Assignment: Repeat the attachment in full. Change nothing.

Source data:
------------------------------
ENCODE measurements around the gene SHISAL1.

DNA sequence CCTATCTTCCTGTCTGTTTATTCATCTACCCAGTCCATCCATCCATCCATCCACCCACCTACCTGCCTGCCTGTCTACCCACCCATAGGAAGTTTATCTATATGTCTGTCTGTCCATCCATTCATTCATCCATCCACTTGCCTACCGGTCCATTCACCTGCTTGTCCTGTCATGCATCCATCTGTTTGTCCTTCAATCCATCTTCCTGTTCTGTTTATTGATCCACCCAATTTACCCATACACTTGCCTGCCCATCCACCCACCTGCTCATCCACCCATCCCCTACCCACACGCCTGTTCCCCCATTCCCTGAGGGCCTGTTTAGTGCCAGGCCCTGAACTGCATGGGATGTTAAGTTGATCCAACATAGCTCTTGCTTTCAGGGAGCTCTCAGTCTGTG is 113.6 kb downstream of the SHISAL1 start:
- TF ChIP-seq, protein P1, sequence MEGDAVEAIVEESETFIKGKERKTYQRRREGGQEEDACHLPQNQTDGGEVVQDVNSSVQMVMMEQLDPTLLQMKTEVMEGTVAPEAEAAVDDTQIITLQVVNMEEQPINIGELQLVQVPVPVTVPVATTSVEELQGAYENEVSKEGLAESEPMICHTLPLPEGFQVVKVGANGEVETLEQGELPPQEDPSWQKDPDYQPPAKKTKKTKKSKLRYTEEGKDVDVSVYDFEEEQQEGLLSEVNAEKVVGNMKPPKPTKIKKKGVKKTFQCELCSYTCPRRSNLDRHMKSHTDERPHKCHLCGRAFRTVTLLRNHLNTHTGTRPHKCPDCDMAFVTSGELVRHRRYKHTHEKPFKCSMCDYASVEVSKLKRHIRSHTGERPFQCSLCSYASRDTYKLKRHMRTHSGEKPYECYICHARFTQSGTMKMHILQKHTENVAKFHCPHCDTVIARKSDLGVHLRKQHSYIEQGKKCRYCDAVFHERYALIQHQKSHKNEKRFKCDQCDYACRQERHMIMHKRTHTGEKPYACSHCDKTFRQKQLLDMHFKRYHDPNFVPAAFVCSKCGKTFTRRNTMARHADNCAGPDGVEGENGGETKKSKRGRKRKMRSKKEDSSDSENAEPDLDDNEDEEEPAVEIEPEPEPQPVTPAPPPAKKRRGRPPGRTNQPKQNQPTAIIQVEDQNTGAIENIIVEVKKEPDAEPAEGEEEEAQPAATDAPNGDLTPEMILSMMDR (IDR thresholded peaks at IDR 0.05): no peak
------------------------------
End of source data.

ENCODE measurements around the gene SHISAL1.

DNA sequence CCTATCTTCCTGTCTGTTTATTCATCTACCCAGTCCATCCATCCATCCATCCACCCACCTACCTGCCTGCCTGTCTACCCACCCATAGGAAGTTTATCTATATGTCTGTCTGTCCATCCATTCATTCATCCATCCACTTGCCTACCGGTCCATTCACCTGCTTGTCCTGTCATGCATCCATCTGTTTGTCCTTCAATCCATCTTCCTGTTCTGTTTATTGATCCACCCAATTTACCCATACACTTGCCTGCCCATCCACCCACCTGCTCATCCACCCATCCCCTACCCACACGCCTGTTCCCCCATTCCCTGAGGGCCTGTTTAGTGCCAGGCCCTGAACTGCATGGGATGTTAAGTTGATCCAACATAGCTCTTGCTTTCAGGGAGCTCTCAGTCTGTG is 113.6 kb downstream of the SHISAL1 start:
- TF ChIP-seq, protein P1, sequence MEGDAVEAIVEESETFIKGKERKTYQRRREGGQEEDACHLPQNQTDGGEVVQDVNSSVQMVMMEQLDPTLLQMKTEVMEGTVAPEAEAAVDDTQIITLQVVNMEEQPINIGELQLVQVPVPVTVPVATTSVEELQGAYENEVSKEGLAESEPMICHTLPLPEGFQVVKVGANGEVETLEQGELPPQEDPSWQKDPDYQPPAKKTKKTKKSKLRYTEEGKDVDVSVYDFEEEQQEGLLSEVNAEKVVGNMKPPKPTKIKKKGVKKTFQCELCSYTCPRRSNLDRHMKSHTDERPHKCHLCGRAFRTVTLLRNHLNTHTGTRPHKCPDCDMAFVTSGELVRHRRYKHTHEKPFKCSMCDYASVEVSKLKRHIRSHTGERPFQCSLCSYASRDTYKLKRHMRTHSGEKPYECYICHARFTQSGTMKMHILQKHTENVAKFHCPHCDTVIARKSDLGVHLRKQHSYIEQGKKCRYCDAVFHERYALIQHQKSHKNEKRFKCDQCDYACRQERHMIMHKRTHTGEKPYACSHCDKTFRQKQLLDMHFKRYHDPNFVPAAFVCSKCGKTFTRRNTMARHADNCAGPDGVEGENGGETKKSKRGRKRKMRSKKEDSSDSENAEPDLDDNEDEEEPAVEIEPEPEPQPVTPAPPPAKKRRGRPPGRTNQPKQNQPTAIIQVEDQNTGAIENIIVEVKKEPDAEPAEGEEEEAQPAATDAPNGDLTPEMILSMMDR (IDR thresholded peaks at IDR 0.05): no peak